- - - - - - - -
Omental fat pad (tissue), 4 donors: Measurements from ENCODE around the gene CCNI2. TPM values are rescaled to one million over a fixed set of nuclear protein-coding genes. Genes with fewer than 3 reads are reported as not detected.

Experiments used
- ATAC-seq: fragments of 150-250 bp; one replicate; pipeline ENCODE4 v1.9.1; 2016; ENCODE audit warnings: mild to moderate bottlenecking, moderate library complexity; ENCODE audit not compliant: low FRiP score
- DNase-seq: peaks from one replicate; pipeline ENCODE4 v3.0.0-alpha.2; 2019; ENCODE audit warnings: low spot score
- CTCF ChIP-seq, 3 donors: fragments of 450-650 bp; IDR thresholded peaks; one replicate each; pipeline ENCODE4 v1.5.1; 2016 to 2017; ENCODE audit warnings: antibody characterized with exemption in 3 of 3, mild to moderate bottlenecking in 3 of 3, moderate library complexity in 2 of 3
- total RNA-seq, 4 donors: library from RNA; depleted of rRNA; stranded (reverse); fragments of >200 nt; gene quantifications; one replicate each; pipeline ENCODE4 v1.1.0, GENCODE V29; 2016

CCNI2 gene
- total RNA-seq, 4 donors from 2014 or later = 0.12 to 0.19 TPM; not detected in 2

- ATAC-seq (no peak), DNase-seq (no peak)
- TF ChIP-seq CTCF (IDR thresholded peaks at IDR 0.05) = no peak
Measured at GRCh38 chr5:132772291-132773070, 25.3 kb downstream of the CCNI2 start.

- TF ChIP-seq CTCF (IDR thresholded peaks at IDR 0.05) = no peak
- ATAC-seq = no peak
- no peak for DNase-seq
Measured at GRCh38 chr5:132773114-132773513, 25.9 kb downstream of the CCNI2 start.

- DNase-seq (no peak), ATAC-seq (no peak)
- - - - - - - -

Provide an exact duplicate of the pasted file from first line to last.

Omental fat pad (tissue), 4 donors: Measurements from ENCODE around the gene CCNI2. TPM values are rescaled to one million over a fixed set of nuclear protein-coding genes. Genes with fewer than 3 reads are reported as not detected.

Experiments used
- ATAC-seq: fragments of 150-250 bp; one replicate; pipeline ENCODE4 v1.9.1; 2016; ENCODE audit warnings: mild to moderate bottlenecking, moderate library complexity; ENCODE audit not compliant: low FRiP score
- DNase-seq: peaks from one replicate; pipeline ENCODE4 v3.0.0-alpha.2; 2019; ENCODE audit warnings: low spot score
- CTCF ChIP-seq, 3 donors: fragments of 450-650 bp; IDR thresholded peaks; one replicate each; pipeline ENCODE4 v1.5.1; 2016 to 2017; ENCODE audit warnings: antibody characterized with exemption in 3 of 3, mild to moderate bottlenecking in 3 of 3, moderate library complexity in 2 of 3
- total RNA-seq, 4 donors: library from RNA; depleted of rRNA; stranded (reverse); fragments of >200 nt; gene quantifications; one replicate each; pipeline ENCODE4 v1.1.0, GENCODE V29; 2016

CCNI2 gene
- total RNA-seq, 4 donors from 2014 or later = 0.12 to 0.19 TPM; not detected in 2

- ATAC-seq (no peak), DNase-seq (no peak)
- TF ChIP-seq CTCF (IDR thresholded peaks at IDR 0.05) = no peak
Measured at GRCh38 chr5:132772291-132773070, 25.3 kb downstream of the CCNI2 start.

- TF ChIP-seq CTCF (IDR thresholded peaks at IDR 0.05) = no peak
- ATAC-seq = no peak
- no peak for DNase-seq
Measured at GRCh38 chr5:132773114-132773513, 25.9 kb downstream of the CCNI2 start.

- DNase-seq (no peak), ATAC-seq (no peak)